KINGSTON, R.I. –November 13, 2009—Canadian documentary filmmaker Brett Gaylor, will screen his film, RiP: a remix manifesto, and answer any questions his film raises at the University of Rhode Island Monday, Nov. 23 at 7 p.m. His talk, free and open to the public, will be held in Swan Hall, 60 Upper College Road, Kingston.
“The film is both fun and provocative for anyone interested in music, cinema, contemporary culture, copyright law, and larger issues of who owns cultural history or intellectual property,” says Jean Walton, URI professor of English who teaches a course on movie manifestos. “The film has hit it big. Gaylor is traveling with it to festivals all over the world –so we are lucky to have snagged him for a visit to our campus.”
In addition to the English Department, URI’s Film/Media Program, Department of Communications Studies, and Humanities Center are sponsors of Gaylor’s visit.
His documentary explores the issue of copyright infringement and argues that the copyright law has become an outdated model that profits big entertainment businesses that own the art rather than to the artists themselves. Furthermore, he suggests that this antiquated system produces commerce but blocks creativity and knowledge by attempting to keep everything at status quo, when, in fact, everything is rapidly changing around them.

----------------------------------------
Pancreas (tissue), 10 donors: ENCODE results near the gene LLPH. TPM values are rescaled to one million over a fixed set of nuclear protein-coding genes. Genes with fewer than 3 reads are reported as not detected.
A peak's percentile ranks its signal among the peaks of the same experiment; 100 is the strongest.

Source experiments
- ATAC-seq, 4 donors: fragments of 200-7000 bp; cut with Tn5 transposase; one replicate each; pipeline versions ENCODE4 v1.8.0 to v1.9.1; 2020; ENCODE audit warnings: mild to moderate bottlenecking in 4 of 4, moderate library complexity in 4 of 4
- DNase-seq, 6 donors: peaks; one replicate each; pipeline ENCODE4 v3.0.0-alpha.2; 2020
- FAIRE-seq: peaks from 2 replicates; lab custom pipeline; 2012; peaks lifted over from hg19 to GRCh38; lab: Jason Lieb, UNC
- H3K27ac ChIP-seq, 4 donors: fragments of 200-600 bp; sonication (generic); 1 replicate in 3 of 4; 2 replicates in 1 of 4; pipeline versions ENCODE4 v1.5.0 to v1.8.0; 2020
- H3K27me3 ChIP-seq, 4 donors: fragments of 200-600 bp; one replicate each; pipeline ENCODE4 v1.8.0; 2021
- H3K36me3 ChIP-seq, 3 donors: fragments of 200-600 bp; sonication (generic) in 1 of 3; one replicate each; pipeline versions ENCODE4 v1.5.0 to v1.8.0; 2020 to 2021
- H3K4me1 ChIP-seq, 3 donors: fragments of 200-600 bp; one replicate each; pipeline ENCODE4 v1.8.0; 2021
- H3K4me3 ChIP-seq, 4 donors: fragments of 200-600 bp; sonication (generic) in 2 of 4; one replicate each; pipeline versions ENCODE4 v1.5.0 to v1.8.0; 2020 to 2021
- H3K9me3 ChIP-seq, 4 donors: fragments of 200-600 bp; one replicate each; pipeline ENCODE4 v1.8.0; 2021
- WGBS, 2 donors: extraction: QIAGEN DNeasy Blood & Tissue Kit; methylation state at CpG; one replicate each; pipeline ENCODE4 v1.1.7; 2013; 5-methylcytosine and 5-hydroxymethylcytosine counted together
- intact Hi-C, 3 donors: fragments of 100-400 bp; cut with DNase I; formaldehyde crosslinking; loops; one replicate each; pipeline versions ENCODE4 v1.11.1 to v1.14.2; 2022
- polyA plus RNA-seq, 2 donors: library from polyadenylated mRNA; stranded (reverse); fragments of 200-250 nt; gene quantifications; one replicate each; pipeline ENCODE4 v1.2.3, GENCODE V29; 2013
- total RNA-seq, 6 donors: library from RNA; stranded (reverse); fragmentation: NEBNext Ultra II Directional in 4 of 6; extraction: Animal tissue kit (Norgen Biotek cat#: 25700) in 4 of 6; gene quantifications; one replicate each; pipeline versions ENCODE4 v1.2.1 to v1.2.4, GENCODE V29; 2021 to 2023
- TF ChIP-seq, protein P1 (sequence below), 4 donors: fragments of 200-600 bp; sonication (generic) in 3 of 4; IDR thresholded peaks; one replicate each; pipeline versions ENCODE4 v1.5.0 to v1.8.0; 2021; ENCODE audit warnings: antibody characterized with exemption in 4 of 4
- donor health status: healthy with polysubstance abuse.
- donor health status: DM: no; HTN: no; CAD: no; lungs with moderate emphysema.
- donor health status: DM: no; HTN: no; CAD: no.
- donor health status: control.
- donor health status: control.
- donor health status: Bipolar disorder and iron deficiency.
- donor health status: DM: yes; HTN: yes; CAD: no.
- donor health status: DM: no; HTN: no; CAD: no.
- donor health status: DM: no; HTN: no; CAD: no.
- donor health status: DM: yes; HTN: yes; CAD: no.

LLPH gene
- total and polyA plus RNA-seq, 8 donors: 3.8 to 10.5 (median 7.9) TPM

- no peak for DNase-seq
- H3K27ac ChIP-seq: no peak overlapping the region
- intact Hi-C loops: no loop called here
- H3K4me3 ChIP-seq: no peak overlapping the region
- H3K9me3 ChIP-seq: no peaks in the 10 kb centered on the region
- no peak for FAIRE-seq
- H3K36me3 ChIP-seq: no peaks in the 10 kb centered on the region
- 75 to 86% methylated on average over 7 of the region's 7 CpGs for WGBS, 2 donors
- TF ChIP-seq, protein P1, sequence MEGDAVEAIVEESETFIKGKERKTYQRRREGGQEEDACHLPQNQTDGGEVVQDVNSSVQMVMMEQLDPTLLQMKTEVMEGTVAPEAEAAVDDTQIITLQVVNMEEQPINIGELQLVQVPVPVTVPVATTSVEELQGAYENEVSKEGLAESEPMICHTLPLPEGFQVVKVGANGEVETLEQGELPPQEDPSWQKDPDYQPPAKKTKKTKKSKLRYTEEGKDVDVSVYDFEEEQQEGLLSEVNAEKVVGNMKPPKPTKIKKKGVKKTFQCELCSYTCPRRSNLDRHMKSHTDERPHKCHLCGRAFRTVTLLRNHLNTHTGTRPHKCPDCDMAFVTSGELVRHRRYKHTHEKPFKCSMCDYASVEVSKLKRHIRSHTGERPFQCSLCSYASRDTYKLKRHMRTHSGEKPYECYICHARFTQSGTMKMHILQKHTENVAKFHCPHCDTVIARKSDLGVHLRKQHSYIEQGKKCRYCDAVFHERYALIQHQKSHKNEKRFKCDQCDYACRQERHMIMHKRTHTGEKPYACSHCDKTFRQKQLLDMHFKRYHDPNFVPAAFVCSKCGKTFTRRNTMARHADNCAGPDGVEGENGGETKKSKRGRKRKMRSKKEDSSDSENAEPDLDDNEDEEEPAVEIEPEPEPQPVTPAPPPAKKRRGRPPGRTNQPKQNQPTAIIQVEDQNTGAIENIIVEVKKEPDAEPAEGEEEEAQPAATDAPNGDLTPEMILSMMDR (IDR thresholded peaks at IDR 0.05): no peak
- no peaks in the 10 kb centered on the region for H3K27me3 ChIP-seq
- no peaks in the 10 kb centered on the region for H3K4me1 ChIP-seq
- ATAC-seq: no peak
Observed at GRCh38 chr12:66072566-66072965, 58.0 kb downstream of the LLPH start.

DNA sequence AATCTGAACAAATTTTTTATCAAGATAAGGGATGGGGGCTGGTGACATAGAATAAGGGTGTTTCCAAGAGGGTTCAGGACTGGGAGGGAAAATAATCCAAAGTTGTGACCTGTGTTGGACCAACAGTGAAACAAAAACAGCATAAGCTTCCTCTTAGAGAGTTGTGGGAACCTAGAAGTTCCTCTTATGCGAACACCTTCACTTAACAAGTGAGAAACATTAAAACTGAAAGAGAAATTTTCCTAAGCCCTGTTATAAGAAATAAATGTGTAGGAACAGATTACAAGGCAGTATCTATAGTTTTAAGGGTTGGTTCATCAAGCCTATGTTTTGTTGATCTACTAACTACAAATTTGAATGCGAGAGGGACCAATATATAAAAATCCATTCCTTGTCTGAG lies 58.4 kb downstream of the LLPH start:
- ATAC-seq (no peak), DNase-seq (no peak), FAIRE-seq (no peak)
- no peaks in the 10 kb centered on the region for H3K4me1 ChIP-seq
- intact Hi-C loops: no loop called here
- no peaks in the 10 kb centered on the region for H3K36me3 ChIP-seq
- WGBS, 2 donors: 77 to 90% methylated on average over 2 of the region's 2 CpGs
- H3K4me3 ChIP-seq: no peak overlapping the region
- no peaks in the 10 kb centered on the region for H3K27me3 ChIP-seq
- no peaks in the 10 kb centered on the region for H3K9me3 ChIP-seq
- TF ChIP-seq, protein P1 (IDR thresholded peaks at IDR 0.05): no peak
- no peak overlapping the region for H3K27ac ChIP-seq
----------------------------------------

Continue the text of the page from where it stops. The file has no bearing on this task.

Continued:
Are copyrights becoming copy wrongs?
RiP: A Remix Manifesto focuses, in part, on Greg Gillis, an increasingly mainstream underground mixing artist, better known as Girl Talk. Gillis specializes in sample-based remixes, in which he uses at least a dozen elements from different songs to create a new song, without obtaining copyright releases. Is he a pirate or a captain of change?
As a participatory media experiment, Gaylor shares his raw footage at opensourcecinema.org for anyone to remix. This movie-as-mash up method allows these remixes to become an integral part of the film.